Relevance is all about being able to relate, and the majority of people have a tough time relating to farmers and ranchers. We’ve also never experienced any type of food shortage in most of our lifetimes, so it’s really hard for most Americans to relate to going hungry because the crop didn’t come in. There’s enough food to feed a neighborhood in the average convenience store – or enough to feed a whole starving village in sub-Saharan Africa where they don’t have convenience stores.
Food is what makes agriculture relevant. Agriculture literally equals food – not to mention feed (for more food), fiber for clothing, and fuel for energy. But mainly food. Without the farmers, there is no food.
As long as food is relevant, agriculture must be relevant to society and to its representatives in government.
In 2012, Americans consumed less high fructose corn syrup per person than they have since 1997. Dieters, who have become increasingly conscious of calories in HFCS sweetened beverages such as soda, have dropped their HFCS consumption but not the extra weight.
Levels of obesity continue to grow despite waning HFCS consumption? How could this be when pseudoscientists such as the great Oz have prattled on endless about the evils of corn sugar?
This week, public health and nutrition expert Marion Nestle gave a simple, concise explanation. Noting that the attention paid to obesity has had a negative impact on HFCS consumption, she pointed out dieters need to reduce their overall sweetener consumption to see a real impact.
“A lot of attention has been paid to obesity, and that’s hurt high-fructose corn syrup,” said Nestle. “Now, if only people weren’t making up for it by eating more sugar.”
In short, the truth about sweeteners is quite simple. Sugar is sugar whether it is from corn, cane or beat.
This academic, fact-based approach to nutrition does not offer dieters the same sweet solution that demonizing a single food does, it does offer results. Thoughtful, deliberate moderation does work, whether one needs to drop another pants size or drop the fad diet fluff.
Now I know that there are not too many fans of the Humane Society in this room. But egg producers thought it was in their best interest to avoid fifty different referendums, fifty different sets of rules. So they sat down with folks and they reached common ground. After all, isn’t that what we’re asking our Congress to do? Isn’t that what we’re asking our political leaders to do? To sit down and make common cause? I think the egg producers have the right idea.
There is no doubt that most livestock producers in the United States consider HSUS to be a threat to their operations – their business, their livelihoods, their very lifestyle. But it is an issue that crop farmers, particularly corn growers, need to be concerned about as well since it impacts your largest customer base. As the livestock industry goes, so goes the corn industry.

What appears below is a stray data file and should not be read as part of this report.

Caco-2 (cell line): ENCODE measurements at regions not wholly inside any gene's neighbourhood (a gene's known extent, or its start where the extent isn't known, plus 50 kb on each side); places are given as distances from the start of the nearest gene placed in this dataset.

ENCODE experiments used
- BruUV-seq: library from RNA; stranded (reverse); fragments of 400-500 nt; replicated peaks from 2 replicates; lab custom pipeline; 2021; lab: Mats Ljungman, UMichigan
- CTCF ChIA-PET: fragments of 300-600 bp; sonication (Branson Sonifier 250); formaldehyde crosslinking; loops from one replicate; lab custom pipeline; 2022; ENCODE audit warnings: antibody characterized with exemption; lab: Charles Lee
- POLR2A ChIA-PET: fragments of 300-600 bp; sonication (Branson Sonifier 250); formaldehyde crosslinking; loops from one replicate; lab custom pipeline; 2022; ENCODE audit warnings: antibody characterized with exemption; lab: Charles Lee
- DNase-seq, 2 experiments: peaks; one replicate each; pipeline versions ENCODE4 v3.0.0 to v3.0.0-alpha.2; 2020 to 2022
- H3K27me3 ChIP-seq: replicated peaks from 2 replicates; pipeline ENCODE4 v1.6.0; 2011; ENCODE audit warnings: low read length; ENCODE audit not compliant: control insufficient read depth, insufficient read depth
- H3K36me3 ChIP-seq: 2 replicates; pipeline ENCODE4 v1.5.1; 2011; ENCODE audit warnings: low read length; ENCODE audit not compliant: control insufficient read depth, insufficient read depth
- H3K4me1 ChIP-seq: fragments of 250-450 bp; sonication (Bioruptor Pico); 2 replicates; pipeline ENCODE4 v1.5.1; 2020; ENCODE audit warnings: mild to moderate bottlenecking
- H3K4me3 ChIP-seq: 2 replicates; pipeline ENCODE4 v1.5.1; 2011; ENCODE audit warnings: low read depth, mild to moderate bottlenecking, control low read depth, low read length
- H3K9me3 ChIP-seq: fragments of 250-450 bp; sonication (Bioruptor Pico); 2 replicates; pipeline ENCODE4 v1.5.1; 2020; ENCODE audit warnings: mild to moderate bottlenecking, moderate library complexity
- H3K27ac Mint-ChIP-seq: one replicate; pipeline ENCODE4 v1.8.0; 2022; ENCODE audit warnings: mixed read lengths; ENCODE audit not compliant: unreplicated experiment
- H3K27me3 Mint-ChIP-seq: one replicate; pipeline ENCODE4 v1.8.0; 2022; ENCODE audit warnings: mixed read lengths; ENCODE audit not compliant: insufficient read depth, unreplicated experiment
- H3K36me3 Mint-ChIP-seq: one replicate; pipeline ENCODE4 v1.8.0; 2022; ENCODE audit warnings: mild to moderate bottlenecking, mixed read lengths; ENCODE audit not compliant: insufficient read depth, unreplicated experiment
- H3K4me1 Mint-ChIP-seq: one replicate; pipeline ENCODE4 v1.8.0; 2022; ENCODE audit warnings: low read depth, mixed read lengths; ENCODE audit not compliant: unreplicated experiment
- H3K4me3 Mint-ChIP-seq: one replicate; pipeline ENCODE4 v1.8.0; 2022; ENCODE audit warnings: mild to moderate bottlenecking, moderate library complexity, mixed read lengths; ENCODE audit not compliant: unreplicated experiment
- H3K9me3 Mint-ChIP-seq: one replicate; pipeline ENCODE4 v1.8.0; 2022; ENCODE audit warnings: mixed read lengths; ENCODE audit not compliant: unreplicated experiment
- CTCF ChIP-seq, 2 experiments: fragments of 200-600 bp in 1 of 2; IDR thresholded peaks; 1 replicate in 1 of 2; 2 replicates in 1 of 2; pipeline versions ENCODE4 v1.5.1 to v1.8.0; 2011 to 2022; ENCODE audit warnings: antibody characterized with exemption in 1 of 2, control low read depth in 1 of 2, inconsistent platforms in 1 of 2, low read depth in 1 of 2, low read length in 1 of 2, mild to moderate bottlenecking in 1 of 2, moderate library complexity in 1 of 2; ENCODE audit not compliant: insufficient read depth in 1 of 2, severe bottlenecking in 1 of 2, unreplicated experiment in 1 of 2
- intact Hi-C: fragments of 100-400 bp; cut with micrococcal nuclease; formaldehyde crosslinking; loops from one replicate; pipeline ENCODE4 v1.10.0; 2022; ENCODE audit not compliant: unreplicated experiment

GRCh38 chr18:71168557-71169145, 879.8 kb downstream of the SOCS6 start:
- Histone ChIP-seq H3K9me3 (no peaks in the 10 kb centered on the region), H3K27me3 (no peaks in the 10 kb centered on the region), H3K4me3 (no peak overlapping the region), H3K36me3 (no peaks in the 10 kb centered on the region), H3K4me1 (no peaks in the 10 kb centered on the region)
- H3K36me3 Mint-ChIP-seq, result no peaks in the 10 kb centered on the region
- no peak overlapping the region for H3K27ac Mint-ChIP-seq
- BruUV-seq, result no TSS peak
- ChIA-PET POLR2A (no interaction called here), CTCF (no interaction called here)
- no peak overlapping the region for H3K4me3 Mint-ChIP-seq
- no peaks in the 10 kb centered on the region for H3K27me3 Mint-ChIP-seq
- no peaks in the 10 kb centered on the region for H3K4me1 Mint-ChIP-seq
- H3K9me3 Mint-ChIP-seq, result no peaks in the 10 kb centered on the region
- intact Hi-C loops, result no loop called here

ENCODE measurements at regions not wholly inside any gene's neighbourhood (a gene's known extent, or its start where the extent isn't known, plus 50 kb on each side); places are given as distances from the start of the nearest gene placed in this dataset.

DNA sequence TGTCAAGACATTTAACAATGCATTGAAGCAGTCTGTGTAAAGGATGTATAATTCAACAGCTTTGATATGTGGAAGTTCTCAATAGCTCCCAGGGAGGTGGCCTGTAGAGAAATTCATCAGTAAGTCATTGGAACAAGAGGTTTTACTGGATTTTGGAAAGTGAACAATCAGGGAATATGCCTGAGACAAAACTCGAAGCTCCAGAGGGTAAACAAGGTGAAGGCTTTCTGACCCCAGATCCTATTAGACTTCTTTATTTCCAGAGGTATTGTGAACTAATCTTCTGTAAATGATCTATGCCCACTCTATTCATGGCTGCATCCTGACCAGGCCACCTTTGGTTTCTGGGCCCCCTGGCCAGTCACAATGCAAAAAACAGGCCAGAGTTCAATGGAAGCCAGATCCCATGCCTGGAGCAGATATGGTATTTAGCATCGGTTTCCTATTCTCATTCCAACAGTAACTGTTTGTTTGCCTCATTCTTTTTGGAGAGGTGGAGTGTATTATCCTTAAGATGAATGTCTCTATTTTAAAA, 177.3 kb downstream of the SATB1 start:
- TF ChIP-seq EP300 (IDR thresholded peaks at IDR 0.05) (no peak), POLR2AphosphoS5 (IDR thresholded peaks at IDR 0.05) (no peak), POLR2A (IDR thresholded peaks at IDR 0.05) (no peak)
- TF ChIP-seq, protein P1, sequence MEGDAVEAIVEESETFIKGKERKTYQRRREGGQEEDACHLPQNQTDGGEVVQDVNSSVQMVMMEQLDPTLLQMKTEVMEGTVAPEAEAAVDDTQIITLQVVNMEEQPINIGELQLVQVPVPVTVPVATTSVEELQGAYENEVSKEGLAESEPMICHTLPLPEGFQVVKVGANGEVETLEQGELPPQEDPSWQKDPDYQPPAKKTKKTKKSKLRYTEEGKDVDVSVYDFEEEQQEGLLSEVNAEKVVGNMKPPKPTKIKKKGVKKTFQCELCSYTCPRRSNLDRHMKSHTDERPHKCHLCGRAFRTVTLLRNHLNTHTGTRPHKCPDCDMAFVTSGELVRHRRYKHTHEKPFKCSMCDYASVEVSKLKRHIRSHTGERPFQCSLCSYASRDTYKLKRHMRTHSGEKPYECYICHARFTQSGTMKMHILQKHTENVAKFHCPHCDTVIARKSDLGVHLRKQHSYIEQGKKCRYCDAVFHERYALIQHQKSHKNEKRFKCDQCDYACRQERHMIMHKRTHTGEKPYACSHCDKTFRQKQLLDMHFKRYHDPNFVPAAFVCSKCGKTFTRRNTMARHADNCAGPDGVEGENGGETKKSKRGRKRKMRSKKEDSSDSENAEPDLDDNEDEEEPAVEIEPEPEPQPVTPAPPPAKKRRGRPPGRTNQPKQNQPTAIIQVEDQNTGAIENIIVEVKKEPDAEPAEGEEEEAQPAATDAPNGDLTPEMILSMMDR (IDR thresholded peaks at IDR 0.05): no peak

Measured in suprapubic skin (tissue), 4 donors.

The question of whether agriculture should sit down with groups like HSUS to find “common cause” is a poll question this week on AgWired.com and while the answers had at first been running well against such dialogue, the poll has now been “hijacked” by HSUS who got out supporters to vote in favor. Overnight, the poll received nearly 400 responses in the affirmative – and some of the comments of those supporters show exactly why all of agriculture should be very afraid of their agenda.
“Let animals be animals, not commodities.”
“Stop the torture and Killing of the animals.”
“People should just stop eating animals period – there’s no such thing as humane murder.”
The ultimate agenda is obvious – the end to animal agriculture. Once the livestock industry begins to make concessions to animal rights activists that drastically change production methods it becomes a very slippery slope very quickly. It will only be a short matter of time before allowing chickens more room in cages becomes allowing all animals the right to life. Treating animals humanely is not the same as treating them like they are humans – but many activists see no difference.
With that, the question may actually be, can there even be “common cause” to find?
Agriculture Secretary Tom Vilsack is happy to be keeping his “great job” and continuing to fight for the future of American agriculture.
“I am extraordinarily privileged and honored to have the job as the United States Secretary of Agriculture and to have another opportunity to continue this work,” Vilsack told the American Farm Bureau Federation annual meeting this week in Nashville. “I don’t know that there’s not a more important place, a more significant place in the future of this country than rural America.”
Vilsack told Farm Bureau members that he was glad to see 2012 come to an end and expressed his optimism that 2013 will be better for agriculture. “We are committed … to making sure that 2013 is not a repeat of 2012. We need a five-year bill and we need it now,” he said, going on to outline that the bill needs to include a number of important items, including an adequate safety net, commitment to trade and support for research and renewable energy.
“It is rural America that if you think about it is providing the feed stock for most of the energy and most of the fuel that’s consumed and used in homes and businesses across this great land. It is rural America that’s responsible for millions of jobs,” he said. “The question, given all of that contribution and more from rural America, why is it so difficult for us to get a five-year bill through the Congress? What has happened?”
Admitting that rural America has less clout in Washington than in the past, Vilsack said it’s “going to be important and necessary for us to have conversation about how we rebuild that political capacity, and I believe we can.”